Friday, March 13, 2009

Attaching to Power

At Black Agenda Report, Glen Ford addresses some of the common complaints of the pro-Obama "Left" about the non-Obama Left, here in the context of a response to this article from Linda Burnham. A sample:

Below are the “two conflicting views” on Obama, on the Left:

"First, that Obama represents a substantial, principally positive political shift and that, while the left should criticize and resist policies that pull away from the interests of working people, its main orientation should be to actively engage with the political motion that’s underway."

"Second, that Obama is, in essence, just another steward of capitalism, more attractive than most, but not an agent of fundamental change. He should be regarded with caution and is bound to disappoint. The basic orientation is to criticize every move the administration makes and to remain disengaged from mainstream politics."

The first viewpoint is no doubt held by Burnham. It is essentially mooted by the reality that most Left Obamites only weakly “criticize” and virtually never “resist” Obama’s rightist policies and appointments in the crucial military and economic arenas – which was, first, the fear and, later, the main complaint of the non-Obamite Left. The Obama Effect is to neutralize Blacks and the Left (Blacks being the main electoral base of the American Left) by capturing their enthusiasm for Obama’s own corporate purposes. Obama and his Democratic Leadership Council allies (and their corporate masters) monopolize the “motion,” all the while shutting out even mildly Left voices (as in the recent White House Forum on Health, from which single payer health care advocates were initially barred). Blacks and the Left have not been in any kind of effective forward “motion” since Election Day. As we shall see, Burnham’s definition of “motion” does not involve confronting Power, but rather, attaching oneself to it.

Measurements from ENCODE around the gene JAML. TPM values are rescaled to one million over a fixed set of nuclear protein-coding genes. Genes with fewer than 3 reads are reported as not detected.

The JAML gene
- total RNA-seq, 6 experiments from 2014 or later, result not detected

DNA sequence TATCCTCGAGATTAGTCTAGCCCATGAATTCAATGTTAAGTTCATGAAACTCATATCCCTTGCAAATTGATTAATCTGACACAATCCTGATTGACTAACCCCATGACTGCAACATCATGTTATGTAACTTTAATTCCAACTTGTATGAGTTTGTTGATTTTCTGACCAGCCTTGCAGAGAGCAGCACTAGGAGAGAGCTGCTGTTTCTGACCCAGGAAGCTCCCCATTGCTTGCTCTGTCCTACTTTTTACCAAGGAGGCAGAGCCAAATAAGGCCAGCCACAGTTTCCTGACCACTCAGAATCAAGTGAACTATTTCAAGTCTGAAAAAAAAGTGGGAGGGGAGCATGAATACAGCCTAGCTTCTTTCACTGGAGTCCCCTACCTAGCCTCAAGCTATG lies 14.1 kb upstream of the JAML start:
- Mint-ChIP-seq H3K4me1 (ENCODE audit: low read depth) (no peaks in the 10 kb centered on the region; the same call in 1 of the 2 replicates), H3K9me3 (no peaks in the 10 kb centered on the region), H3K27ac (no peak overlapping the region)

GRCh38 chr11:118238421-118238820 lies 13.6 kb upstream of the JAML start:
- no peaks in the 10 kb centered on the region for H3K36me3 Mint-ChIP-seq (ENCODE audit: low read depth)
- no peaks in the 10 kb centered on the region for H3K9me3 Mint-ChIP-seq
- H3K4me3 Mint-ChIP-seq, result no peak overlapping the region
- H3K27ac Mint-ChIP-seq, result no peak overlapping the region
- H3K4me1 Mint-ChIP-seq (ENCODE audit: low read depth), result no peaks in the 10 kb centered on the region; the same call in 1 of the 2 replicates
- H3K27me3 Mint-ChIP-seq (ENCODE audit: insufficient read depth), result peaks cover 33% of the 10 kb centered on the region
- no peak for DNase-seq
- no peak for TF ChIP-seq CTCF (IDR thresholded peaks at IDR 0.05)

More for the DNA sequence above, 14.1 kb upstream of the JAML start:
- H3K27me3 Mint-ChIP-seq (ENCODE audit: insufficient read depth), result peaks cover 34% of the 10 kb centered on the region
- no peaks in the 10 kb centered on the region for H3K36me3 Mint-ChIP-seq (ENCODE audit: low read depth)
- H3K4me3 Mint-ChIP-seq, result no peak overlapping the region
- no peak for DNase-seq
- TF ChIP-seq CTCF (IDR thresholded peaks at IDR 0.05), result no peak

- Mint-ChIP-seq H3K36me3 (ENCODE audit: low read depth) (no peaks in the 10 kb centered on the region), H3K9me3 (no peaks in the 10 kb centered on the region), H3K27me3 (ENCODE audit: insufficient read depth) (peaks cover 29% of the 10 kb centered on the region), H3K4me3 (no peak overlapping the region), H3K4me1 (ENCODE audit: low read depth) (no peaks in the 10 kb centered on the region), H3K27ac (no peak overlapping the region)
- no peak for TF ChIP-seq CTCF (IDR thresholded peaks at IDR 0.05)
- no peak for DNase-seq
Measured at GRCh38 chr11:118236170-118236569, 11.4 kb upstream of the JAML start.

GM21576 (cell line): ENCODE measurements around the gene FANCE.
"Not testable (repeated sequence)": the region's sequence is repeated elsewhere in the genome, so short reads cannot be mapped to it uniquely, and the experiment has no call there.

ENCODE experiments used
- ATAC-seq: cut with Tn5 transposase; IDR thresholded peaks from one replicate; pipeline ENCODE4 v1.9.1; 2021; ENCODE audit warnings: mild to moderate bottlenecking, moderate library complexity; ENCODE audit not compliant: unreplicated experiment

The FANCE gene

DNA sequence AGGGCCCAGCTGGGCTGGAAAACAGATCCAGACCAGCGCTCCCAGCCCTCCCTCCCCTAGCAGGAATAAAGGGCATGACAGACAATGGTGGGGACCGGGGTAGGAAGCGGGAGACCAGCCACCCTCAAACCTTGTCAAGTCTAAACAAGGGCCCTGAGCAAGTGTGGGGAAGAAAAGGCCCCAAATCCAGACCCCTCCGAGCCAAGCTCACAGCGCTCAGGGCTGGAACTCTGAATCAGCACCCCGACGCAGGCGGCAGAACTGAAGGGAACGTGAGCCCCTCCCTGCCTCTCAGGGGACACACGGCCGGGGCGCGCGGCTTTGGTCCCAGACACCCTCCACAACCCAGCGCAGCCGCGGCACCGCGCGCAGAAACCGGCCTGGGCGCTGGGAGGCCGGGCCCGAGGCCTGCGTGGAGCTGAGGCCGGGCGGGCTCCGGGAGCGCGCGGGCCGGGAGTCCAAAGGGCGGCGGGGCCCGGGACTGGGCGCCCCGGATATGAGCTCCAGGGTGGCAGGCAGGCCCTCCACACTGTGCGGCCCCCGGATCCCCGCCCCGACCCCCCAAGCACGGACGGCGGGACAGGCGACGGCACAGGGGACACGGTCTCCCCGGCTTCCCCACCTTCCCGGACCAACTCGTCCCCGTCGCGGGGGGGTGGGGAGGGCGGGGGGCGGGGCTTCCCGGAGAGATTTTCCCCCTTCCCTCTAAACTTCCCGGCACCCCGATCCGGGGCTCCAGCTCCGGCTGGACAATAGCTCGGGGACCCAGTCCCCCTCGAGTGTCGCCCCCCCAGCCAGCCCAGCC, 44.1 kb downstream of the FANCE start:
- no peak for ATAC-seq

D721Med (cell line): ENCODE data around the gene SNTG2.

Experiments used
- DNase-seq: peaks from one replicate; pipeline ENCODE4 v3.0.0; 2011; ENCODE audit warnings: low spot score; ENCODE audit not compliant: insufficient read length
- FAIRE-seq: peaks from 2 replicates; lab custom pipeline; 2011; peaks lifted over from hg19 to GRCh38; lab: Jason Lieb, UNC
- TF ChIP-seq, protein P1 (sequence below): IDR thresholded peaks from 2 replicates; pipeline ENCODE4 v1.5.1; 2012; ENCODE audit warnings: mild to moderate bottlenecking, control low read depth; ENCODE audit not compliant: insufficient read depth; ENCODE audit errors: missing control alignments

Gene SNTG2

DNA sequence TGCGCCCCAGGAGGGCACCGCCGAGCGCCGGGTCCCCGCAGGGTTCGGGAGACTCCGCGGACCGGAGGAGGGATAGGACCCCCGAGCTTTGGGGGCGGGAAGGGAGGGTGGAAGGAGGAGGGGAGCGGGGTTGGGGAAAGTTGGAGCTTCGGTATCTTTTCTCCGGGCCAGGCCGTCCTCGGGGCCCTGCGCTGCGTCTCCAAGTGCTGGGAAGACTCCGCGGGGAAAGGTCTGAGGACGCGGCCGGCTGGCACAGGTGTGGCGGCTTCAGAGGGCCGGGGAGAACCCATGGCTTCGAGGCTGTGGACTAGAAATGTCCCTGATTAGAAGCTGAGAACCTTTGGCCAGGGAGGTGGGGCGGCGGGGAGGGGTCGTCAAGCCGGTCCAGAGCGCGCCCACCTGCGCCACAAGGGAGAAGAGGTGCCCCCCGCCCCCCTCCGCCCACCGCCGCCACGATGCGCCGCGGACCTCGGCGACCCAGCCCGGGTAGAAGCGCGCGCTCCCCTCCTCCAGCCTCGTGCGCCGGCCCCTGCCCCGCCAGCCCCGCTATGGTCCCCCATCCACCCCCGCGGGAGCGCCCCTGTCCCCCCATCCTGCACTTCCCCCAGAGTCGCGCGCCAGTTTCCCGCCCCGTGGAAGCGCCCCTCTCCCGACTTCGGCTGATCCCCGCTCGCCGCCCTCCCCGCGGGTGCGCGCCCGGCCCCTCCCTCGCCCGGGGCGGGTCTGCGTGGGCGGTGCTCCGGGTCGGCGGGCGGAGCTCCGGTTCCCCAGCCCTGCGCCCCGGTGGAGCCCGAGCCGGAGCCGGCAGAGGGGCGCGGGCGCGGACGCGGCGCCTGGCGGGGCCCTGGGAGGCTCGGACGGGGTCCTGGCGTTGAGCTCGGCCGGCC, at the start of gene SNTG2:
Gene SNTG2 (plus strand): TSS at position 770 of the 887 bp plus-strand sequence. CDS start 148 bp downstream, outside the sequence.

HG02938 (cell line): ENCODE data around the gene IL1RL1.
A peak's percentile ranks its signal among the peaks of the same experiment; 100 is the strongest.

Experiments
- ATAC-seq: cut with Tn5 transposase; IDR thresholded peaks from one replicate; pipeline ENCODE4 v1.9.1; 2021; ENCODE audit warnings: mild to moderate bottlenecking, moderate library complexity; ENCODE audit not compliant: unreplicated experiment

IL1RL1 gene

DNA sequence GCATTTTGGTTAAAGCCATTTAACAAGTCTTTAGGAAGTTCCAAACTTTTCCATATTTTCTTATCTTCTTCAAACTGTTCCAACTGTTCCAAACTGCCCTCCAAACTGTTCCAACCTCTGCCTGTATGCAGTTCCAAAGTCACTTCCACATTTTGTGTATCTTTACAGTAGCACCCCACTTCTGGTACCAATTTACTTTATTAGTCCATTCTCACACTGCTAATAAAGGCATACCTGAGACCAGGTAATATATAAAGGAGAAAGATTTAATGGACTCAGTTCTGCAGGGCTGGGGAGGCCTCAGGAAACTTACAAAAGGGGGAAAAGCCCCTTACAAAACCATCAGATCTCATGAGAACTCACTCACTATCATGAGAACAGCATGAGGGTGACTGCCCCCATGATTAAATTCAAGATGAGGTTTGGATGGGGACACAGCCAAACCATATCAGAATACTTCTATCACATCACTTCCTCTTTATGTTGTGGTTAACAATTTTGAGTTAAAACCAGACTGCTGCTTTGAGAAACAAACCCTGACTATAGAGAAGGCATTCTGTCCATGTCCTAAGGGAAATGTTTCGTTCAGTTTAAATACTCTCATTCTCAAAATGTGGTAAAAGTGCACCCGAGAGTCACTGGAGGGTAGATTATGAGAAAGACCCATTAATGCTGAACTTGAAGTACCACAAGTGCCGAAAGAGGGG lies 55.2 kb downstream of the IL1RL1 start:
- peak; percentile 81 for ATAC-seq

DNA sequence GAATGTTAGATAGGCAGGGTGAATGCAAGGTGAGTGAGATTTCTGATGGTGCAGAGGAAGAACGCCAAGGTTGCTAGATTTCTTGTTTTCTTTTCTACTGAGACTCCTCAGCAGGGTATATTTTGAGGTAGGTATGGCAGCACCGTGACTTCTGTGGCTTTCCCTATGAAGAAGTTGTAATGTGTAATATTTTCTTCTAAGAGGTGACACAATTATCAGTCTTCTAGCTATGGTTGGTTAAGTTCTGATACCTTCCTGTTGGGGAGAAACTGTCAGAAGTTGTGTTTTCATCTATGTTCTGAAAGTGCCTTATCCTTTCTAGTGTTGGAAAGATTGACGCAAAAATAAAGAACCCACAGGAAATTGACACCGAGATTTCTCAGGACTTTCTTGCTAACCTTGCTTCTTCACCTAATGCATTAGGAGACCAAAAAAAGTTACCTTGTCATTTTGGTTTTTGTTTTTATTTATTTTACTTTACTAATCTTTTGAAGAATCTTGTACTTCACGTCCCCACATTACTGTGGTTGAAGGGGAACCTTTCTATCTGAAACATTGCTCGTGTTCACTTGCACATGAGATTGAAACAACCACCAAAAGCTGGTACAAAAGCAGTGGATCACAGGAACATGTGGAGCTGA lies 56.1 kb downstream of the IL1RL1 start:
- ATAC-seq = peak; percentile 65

Policy-wise, Obama no more “represents a substantial, principally positive political shift” than his political twin, Hillary – again, color aside. The second viewpoint is supposedly held by the opposition, and partially reflects the views of the BAR team. Yes, Obama is “just another steward of capitalism, more attractive than most, but not an agent of fundamental change.” This has been easily observed, since Blacks and the Left have allowed Obama to act upon his corporate and imperial instincts, unimpeded by even the mildest counter-pressures. His presidency takes shape to the Right of Democratic congressional leaders, who have made more noise over Obama’s Iraq trickle-out and his clear threats to Social Security and other “entitlements,” than have many Left Obamites. Obama is not simply “bound to disappoint” – he has already been cause for great disappointment, even among those of us who scoped his essential corporatist nature years ago. Who would have predicted that he would play the most eager Gunga Din for the bizarre Bush/Paulson bank bailout decree, last year? Who would have foreseen that Obama would retain the loathsome international criminal Robert Gates as Secretary of Defense? That he would continue Bush’s policies on Africa – Zimbabwe, Sudan, Somalia, AFRICOM – without missing a beat? That he would so quickly offer to put Social Security “on the table” for “reform” (in the Republican sense of the term)?

But Burnham would have you believe the Left opposition are nothing but nitpickers, inflating executive pinpricks into major assaults. Thus, she seeks to make the opposition look silly, as if we “criticize every move the administration makes.” In truth, her argument is designed to excuse her and her Left allies failure to “resist” or confront Obama in any meaningful way.

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